YouTube is awash with behind-the-scenes videos of famous photographers like Annie Liebowitz and other high-end shooters doing magazine or fashion shoots. The videos show gobs of equipment and small armies of camera assistants, stylists and make-up artists. With all these people scurrying about, usually to an up-tempo soundtrack, the viewer is given a sense that each of these photographers’ images — and by extension the magazines who pay them — is a production of grand artistic and financial scale.
The everyday reality for most photographers (Liebowitz included) is quite different. Although I do hire assistants and stylists for some jobs, many others consist just of my primary crew: Me.
The picture, shot for the cover of the College of Marin’s latest class catalogue is a good example.
The image started with a call from the college’s communication director. We had worked together a few times before. She needed a picture of several students in one of the school’s new medical programs and wanted to use the emergency room sign at a local hospital for a backdrop. She also needed the photo taken the following day. And at mid-day — the only time everyone was available.
I responded with a photographer’s two most important words: No problem.
I drove by the hospital for look-see. Awful. Cluttered background everywhere, and all but one of the emergency room signs were in parking lots.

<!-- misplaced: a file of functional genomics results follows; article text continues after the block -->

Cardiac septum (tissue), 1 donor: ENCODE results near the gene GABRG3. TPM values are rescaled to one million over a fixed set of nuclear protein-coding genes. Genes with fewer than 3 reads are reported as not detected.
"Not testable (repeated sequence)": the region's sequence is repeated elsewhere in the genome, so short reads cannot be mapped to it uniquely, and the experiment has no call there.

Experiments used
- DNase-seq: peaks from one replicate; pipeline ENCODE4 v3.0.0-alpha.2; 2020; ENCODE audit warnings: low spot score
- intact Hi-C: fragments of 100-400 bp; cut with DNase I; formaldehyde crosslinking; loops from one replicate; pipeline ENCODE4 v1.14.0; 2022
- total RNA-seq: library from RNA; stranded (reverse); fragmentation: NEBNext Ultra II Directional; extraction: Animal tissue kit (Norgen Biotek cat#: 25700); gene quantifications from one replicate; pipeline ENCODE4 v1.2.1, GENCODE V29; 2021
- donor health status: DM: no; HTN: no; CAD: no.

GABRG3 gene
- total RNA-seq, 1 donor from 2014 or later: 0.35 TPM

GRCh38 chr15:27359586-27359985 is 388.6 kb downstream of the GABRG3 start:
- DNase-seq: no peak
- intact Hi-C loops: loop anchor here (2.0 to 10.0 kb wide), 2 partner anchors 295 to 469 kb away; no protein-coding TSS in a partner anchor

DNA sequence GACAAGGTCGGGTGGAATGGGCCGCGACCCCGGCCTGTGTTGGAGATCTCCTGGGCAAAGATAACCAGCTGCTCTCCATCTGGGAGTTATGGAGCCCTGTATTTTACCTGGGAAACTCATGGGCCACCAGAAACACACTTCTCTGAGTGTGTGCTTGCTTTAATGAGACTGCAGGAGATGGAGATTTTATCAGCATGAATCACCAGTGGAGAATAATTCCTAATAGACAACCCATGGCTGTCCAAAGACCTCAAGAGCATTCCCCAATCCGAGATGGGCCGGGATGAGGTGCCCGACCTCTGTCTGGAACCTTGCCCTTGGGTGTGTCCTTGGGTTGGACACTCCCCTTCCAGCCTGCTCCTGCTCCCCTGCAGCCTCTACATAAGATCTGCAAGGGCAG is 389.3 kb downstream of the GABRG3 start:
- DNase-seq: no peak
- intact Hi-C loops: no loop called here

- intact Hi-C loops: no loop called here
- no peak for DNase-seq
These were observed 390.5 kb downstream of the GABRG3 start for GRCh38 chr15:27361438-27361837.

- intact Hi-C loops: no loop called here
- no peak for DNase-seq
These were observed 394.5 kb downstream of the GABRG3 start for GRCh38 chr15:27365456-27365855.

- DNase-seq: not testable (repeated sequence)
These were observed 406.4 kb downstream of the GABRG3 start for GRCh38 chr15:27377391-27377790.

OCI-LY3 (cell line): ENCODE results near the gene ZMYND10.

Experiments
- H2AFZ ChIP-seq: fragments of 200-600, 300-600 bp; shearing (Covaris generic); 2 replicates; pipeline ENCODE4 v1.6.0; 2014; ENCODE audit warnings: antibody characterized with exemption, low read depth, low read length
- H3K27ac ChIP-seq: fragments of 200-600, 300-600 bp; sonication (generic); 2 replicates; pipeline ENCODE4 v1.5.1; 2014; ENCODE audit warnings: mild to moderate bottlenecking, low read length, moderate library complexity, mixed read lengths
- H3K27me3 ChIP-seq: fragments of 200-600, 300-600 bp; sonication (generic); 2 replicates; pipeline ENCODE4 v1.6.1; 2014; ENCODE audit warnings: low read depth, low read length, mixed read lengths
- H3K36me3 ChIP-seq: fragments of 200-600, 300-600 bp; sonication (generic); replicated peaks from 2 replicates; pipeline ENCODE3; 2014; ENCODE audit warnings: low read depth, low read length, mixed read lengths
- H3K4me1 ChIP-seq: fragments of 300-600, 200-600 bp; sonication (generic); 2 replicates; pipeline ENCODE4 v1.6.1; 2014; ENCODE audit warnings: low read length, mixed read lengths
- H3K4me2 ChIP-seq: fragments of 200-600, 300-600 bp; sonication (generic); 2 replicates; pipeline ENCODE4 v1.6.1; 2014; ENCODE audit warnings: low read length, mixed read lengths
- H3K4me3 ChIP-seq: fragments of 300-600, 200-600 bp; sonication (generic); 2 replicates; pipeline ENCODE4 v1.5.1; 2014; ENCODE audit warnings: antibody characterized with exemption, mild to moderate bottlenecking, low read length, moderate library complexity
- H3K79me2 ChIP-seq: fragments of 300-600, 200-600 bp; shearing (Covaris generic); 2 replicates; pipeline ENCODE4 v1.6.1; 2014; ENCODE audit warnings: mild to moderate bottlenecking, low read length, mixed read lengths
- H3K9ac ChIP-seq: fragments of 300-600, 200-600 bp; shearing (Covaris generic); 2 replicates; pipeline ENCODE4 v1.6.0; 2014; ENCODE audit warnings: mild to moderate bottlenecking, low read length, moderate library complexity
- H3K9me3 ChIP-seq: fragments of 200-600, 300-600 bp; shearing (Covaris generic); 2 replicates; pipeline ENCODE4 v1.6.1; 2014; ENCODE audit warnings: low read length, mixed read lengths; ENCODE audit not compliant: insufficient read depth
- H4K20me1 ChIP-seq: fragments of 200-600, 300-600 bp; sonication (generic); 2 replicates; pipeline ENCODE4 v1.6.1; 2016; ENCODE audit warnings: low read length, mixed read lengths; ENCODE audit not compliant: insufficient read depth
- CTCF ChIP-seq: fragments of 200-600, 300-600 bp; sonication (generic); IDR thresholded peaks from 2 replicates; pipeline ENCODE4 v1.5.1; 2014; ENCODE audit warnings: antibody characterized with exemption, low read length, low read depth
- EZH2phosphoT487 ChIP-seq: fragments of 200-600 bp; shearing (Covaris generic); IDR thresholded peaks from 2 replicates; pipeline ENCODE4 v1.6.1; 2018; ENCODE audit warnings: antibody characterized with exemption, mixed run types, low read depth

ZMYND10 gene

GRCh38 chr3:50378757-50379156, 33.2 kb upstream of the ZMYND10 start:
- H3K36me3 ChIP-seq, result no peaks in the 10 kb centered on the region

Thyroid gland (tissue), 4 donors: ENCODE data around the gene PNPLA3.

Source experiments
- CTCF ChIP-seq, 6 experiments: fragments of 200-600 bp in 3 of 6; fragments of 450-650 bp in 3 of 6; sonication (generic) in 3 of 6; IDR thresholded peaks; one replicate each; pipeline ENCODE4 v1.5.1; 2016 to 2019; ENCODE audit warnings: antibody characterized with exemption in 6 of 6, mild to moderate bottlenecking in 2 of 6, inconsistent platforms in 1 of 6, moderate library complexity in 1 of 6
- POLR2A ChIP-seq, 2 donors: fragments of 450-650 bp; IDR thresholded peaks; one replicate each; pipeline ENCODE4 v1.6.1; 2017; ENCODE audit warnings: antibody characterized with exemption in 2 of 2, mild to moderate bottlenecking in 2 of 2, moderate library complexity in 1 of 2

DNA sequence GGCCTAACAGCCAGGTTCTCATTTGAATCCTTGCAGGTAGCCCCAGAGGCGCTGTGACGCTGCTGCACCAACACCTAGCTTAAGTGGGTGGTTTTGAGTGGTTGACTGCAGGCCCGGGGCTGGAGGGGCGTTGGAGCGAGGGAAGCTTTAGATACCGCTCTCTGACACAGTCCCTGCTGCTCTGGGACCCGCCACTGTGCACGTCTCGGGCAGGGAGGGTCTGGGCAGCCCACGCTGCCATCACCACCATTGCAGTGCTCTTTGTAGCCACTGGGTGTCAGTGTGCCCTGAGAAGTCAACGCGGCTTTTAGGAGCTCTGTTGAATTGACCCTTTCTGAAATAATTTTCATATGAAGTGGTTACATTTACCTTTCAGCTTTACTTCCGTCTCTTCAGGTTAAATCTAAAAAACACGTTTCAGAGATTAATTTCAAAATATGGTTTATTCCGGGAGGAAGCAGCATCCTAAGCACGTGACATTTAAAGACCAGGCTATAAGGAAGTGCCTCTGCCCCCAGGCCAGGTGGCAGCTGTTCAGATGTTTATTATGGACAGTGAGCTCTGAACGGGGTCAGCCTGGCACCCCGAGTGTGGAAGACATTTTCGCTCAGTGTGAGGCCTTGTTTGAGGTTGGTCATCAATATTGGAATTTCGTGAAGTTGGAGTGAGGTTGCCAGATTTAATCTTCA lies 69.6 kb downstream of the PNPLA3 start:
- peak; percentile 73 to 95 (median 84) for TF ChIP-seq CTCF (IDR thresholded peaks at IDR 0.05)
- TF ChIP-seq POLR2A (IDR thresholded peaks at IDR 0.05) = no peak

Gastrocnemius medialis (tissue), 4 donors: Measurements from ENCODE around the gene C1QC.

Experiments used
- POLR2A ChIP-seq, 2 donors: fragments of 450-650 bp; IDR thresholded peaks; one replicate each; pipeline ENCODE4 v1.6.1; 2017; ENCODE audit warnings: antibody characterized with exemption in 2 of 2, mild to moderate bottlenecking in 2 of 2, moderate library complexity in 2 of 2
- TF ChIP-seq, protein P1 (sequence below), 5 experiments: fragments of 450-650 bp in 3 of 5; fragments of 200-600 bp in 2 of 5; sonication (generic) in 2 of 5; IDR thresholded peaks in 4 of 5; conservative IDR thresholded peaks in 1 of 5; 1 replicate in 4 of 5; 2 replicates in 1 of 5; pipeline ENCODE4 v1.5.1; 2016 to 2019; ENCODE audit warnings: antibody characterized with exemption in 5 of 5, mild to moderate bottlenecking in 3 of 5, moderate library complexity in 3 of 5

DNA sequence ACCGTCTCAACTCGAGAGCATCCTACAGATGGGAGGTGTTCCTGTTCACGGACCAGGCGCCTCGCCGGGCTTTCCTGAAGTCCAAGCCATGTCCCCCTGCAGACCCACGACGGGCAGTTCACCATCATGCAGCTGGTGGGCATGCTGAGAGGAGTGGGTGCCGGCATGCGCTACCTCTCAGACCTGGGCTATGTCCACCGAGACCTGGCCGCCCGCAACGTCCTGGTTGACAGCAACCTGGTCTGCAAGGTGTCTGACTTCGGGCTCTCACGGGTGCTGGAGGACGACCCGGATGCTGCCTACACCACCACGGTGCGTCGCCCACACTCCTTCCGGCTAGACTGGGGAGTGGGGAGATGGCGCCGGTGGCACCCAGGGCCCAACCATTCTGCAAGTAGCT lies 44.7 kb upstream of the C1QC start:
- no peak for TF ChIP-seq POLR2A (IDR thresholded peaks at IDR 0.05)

The next day, the communication director and I met at the hospital, walked the area together and chose this spot, the only one I thought would work. What you see here is just a few feet of sidewalk. On either side is an array of pipes.
I set up one light in a round softbox, snooted another on the sign, gave direction to the students and started shooting. I’d stop every few frames to move them a bit, add or remove a prop, take off the white jackets, put them back on and adjust the light (which is only about 3 or 4 inches out of the frame.)
I made this frame about halfway through 20 minutes of shooting them as a group. I then did individual shots of each.
Later, after the college chose the shot it wanted from a set of proofs I put online for them, I worked up the image extensively in Photoshop — lots of skin smoothing and cleanup, about an hour in all.
This was not a big job, but it was a satisfying one. A good client needed a photo in a hurry. I overcame a horrible location with some selective framing and light. And the college was happy with the results. A good day’s work for a working photographer.